DATE LOCKED OUT

DATE UNLOCKED

Equipment Isolation Lock Number

(2) Transferred Shift: __________________

EQUIPMENT IDENTIFICATION

LOCKED OUT POSITION (or tagged)

1 2 3 4 5 6 7 8 9 Signature – Group Lockout Leader: (1) Signature – Transferred Group Lockout Leader: (2) Signature – Transferred Group Lockout Leader: ___ ______ Lockout Group Member: _____________________________________________ Lockout Group Member: _____________________________________________ Lockout Group Member: _____________________________________________

Lockout Group Member: ___________________________________ Lockout Group Member: ___________________________________ Lockout Group Member: ___________________________________ Lockout Group Member: ___________________________________ Lockout Group Member: ___________________________________ Lockout Group Member: ___________________________________

Charles O. Reynolds, CECM


Maintaining Effective Protection • Continuous effective protection must be maintained using one of the following two methods: Direct Lockout/Tagout Transfer Use of Transfer Locks/Tags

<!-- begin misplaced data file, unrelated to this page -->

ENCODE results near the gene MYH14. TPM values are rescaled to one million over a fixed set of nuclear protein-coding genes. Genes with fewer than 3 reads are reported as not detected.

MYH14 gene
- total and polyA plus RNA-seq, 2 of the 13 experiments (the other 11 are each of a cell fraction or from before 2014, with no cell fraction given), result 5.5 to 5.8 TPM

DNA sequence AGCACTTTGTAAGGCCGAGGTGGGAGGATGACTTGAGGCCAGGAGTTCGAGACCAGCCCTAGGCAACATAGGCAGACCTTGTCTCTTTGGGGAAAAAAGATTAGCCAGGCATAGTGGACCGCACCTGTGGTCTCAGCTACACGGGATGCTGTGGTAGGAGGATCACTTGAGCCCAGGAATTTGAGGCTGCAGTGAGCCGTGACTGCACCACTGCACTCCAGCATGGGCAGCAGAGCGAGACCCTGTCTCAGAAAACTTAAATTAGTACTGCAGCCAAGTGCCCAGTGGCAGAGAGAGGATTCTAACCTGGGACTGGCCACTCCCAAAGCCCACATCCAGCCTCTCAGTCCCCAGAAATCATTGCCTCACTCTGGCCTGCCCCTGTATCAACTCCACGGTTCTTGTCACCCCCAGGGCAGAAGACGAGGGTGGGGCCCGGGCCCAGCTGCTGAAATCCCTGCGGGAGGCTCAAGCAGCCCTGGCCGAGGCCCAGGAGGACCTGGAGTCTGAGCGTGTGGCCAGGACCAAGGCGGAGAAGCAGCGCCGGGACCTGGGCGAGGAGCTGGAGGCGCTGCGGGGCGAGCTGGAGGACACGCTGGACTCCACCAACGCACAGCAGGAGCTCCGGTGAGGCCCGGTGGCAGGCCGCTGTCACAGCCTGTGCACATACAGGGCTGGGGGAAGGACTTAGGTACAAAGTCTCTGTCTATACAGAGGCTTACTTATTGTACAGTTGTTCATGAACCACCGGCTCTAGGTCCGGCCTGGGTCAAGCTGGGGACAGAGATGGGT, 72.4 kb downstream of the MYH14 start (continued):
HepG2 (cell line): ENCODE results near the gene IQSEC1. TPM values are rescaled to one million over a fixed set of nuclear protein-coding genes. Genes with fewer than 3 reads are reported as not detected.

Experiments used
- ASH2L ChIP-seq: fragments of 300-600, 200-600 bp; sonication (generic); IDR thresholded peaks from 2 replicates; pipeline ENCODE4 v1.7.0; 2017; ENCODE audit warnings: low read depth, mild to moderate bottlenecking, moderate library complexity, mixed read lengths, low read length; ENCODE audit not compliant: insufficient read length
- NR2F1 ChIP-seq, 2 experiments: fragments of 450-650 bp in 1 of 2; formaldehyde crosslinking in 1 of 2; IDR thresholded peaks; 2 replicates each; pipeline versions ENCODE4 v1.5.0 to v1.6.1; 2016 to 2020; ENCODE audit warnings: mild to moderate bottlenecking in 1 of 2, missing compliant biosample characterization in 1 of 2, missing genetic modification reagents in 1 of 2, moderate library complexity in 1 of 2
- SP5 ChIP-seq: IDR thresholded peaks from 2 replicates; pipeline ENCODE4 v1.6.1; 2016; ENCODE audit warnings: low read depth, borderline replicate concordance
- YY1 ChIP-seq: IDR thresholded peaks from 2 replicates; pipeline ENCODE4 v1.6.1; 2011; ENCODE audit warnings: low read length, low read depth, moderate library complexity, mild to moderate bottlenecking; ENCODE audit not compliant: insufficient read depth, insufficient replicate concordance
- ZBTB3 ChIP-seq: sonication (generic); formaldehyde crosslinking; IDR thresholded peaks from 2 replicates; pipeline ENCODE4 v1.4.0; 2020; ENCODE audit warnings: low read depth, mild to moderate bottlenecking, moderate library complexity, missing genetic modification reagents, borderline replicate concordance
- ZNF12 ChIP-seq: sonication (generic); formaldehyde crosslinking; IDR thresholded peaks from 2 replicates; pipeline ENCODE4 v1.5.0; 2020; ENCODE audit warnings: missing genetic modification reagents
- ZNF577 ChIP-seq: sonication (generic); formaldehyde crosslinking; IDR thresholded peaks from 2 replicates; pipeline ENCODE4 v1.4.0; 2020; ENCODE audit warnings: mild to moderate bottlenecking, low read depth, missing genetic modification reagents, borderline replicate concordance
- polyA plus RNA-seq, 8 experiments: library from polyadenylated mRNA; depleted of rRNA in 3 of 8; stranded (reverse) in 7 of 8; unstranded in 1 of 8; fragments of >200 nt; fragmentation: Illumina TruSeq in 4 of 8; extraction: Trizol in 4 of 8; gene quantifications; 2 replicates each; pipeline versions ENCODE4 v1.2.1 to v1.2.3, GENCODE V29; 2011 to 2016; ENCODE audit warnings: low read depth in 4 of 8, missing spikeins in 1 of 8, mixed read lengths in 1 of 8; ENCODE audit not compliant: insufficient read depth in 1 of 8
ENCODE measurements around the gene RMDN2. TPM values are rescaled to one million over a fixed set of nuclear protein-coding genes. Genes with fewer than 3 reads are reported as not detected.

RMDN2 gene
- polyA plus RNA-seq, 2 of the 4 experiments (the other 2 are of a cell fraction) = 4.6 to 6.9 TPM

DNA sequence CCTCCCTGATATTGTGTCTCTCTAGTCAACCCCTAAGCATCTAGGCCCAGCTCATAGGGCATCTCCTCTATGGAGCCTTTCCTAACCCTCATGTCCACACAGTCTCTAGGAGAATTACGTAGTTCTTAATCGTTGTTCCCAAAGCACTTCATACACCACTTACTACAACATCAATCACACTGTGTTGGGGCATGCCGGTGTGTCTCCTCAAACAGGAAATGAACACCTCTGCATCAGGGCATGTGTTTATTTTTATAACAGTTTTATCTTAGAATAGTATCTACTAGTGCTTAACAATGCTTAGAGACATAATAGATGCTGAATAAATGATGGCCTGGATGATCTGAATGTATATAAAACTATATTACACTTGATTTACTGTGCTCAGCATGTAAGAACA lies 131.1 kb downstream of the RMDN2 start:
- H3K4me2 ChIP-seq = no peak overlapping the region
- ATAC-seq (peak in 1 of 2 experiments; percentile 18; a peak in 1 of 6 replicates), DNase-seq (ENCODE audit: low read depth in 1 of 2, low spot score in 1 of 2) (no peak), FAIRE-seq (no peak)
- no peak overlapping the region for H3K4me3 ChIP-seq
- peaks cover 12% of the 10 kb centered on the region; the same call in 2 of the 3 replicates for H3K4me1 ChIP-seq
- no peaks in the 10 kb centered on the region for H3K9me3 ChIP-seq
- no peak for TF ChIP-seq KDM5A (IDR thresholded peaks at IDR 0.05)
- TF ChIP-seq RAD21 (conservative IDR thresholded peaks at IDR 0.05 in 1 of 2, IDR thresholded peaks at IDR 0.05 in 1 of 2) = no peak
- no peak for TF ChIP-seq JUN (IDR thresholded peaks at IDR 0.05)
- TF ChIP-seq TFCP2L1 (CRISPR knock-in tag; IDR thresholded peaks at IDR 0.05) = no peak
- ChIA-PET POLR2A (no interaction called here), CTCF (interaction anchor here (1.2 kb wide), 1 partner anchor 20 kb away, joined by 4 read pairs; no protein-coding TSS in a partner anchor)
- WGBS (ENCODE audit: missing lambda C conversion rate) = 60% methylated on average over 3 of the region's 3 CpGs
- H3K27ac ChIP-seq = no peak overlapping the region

Charles O. Reynolds, CECM


The Transfer Lock Process

Charles O. Reynolds, CECM


• These slides are in your book.

Charles O Reynolds, CECM

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Use of Locks & Tags • Use only those issued to you • Never use another workers lock or tag • Ask your supervisor if you need more LOTO equipment

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6 Step LOTO Procedure • • • • • •

Prepare for Shutdown Shutdown Equipment Isolate all energy sources Place Locks & Tags Release Stored Energy Verify Equipment Isolation Charles O Reynolds, CECM

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More Graphic Pictures Coming Up‌ • Here are 3 very graphics pictures where verification was not done!!!!!